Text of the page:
Keep Theatre "In Mind"! Using Drama with Your Students to Connect, to Learn, and to Belong
Workshop Dates and Times
November 8 (5-9 p.m.) and Nov. 9 (10 a.m.-4:30 p.m.), Student Center
Registration capped at 30 participants - first come first serve.
How does the brain make meaning? How and why do we learn? Through hands-on activities and application of theatre strategies, you will discover how to integrate into your classroom effective discoveries from social cognitive neuroscience research.
- Participants will review how the brain makes-meaning.
- Participants will recognize the potential benefits of integrating social cognitive neuroscience findings and theatre strategies into the content in their courses and curriculum.
- Participants will learn strategies to engage students in acting activities or in-role drama processes designed to align with current brain research on empathy.
- Participants will create, explore and discuss hands-on ways to infuse workshop content into their own discipline and teaching pedagogy.
In this workshop, we will review how the brain makes meaning and explore how our teaching pedagogues and our art-making processes can benefit from knowing a bit more about current research insights in social cognitive neuroscience and in theatre education.
- What is social cognitive neuroscience suggesting should be the purpose of education today?
- If good ACTORS mirror how “mind stages” in the brain operate, moving rapidly back and forth between non-conscious externally-based reactions (embodied emotions) to conscious internally-based narrative building (reflective cognition), Can we apply socially engaged drama as an effective intervention strategy in addressing depression, isolation, along with interpersonal and cultural disconnect?
- Is “chemistry” between actors pretending to be characters in a place with a problem to solve be the missing active ingredient in childhood? Can theatre-making help heal the cracks in humanity by constructing new memes for sophisticating play and social learning in childhood and beyond?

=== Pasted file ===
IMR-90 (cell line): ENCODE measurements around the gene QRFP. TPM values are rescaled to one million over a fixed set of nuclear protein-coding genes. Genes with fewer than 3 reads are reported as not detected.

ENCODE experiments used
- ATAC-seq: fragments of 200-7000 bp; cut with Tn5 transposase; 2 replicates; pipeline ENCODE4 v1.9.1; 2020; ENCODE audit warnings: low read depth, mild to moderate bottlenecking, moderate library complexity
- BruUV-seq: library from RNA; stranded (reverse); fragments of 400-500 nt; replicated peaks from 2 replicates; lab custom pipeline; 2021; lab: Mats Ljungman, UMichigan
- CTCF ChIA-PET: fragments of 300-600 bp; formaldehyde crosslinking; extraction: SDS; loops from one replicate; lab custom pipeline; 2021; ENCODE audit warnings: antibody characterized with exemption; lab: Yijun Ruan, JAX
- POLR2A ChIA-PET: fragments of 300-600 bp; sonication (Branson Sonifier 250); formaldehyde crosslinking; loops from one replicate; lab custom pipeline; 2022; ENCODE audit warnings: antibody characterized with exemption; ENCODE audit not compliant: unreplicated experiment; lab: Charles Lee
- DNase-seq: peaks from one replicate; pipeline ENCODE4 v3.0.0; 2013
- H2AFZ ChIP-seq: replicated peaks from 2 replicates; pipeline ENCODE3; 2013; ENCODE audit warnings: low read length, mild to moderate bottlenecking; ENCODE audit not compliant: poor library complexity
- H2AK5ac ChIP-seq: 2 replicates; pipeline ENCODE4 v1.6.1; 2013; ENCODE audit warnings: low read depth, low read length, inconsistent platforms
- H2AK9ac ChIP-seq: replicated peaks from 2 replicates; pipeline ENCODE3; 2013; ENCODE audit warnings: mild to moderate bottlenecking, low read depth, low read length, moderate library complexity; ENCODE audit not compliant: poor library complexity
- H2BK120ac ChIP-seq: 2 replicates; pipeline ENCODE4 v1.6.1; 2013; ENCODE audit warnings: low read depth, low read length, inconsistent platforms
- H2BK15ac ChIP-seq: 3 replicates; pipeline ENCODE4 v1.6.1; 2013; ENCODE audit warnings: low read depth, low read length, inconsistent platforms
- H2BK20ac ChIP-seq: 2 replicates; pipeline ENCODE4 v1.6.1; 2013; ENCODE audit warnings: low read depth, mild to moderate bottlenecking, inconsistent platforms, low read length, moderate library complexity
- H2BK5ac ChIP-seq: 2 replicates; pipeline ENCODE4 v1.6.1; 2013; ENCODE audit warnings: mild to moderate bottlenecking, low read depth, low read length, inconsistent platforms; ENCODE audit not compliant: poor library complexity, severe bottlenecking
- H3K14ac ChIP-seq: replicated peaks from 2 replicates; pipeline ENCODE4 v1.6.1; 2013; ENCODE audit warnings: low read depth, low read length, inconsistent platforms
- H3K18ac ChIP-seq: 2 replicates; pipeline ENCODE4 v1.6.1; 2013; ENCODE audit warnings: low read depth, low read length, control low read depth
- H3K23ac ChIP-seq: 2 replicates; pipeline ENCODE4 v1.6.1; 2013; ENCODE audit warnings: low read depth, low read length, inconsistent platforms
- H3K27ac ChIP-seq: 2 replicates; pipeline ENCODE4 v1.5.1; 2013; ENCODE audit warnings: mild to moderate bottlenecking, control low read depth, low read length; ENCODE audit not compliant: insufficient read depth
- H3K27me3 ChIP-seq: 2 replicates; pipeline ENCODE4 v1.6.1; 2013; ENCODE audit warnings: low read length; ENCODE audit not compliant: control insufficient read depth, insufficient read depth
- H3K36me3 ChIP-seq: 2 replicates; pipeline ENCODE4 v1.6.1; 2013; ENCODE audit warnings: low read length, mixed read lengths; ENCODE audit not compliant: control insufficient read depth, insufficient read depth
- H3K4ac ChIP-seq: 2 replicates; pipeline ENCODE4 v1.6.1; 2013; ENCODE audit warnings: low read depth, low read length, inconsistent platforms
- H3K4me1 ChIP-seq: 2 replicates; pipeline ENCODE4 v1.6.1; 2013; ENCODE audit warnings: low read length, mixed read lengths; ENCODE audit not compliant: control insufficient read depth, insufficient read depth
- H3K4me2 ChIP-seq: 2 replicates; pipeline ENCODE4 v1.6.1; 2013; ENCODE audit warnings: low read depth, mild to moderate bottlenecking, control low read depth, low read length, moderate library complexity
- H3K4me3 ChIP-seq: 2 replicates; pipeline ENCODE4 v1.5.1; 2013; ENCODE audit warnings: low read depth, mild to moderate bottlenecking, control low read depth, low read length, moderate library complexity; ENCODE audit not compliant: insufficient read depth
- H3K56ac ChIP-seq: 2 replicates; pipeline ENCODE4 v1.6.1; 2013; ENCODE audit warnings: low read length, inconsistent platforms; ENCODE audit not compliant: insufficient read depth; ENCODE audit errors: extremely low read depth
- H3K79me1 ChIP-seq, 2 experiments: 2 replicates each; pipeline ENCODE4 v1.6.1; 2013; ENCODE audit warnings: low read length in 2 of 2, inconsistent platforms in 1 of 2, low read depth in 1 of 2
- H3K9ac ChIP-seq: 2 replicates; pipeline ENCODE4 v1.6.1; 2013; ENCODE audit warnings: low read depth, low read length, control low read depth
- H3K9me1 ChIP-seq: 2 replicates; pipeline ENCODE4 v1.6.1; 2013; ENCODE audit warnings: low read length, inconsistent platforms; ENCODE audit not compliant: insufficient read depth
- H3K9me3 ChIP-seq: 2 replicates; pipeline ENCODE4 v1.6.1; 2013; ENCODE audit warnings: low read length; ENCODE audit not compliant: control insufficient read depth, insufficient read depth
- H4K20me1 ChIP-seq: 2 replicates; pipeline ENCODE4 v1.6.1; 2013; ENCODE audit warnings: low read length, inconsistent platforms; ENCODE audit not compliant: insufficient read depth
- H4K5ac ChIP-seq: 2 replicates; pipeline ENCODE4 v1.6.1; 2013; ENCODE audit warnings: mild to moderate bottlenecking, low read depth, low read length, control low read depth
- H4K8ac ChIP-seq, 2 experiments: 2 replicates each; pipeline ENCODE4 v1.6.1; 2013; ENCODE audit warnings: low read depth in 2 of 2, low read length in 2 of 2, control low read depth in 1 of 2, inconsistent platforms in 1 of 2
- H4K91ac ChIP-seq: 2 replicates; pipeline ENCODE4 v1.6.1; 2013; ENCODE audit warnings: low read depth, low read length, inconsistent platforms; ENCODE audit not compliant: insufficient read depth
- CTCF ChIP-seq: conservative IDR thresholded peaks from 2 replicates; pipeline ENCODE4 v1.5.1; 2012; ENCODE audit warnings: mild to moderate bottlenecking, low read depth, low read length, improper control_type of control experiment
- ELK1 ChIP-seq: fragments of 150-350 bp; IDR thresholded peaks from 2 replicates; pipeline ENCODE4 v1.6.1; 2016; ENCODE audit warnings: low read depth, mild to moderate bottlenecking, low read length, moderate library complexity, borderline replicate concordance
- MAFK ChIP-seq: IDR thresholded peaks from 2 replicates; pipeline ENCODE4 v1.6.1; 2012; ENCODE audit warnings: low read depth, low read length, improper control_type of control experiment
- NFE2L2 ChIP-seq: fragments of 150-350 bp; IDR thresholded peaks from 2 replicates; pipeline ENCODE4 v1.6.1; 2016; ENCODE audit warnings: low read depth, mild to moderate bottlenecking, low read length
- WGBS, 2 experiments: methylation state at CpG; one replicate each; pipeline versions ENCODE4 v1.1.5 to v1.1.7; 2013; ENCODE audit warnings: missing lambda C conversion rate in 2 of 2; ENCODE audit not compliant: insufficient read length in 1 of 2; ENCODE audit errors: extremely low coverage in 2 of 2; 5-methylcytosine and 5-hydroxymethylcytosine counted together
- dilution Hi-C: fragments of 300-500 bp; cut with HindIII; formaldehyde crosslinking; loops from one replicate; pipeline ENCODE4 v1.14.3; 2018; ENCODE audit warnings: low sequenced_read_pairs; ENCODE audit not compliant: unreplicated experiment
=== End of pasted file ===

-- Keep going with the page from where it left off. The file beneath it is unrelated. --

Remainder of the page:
If any of these provocative questions pique your interest, please come join us and add to the discussion—and the playing—as we activate our embodied brains and social minds.
This presentation is designed to engage any and all curious minds; it will also be of special interest to instructors in arts and education disciplines who are interested in expanding their current thinking and practice in these areas.
Dr. Xan Johnson
Dr. Johnson, an exceptional scholar and artist In the field of theatre education, has been an international keynote speaker on the intersections between Theatre and Social Cognitive Neuroscience. He founded the internationally recognized Theatre School for Youth at the University of Utah, with invitations to represent the USA in France, London, and Russia (IATA USA). His current ongoing empirical research focuses on an Interdisciplinary Drama & Autism Intervention Study (involving Theatre, OT, Speech Disorder, Psychiatry). Director of 200 theatre for young audiences (TYA) productions, his current creative research in progress entails the development of a new musical, Fly More Than You Fall, by Zegree & Holmes. (Here’s a taste of the music.)
Dr. Xan Johnson of the University of Utah will be here for a special workshop on how his work as a drama educator is shaped by an understanding of recent discoveries in Social Cognitive Neuroscience.